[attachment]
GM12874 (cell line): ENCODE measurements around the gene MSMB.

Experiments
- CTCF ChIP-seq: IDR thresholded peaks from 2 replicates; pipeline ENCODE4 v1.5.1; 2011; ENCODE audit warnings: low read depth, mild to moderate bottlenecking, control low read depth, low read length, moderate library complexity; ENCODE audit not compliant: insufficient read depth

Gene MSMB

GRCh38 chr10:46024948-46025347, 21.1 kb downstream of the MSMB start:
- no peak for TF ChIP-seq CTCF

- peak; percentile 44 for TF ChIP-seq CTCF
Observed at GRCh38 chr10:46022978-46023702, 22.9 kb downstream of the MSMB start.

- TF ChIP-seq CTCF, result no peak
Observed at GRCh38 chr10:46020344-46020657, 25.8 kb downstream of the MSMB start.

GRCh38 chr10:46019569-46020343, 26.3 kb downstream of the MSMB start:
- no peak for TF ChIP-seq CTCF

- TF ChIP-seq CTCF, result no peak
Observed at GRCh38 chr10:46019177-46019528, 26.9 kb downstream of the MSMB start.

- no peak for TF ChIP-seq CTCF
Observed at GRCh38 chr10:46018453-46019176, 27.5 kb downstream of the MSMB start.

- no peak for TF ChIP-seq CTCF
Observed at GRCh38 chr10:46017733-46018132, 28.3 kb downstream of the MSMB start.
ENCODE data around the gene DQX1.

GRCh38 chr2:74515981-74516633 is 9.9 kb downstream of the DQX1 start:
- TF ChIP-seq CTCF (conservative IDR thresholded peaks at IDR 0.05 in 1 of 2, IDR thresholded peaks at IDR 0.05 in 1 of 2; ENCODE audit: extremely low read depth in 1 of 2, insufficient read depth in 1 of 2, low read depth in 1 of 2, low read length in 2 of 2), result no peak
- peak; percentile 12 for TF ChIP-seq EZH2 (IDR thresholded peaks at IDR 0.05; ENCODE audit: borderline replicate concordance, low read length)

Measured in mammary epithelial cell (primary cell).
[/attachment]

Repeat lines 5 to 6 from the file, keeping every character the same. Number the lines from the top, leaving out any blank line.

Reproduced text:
GRCh38 chr10:46024948-46025347, 21.1 kb downstream of the MSMB start:
- no peak for TF ChIP-seq CTCF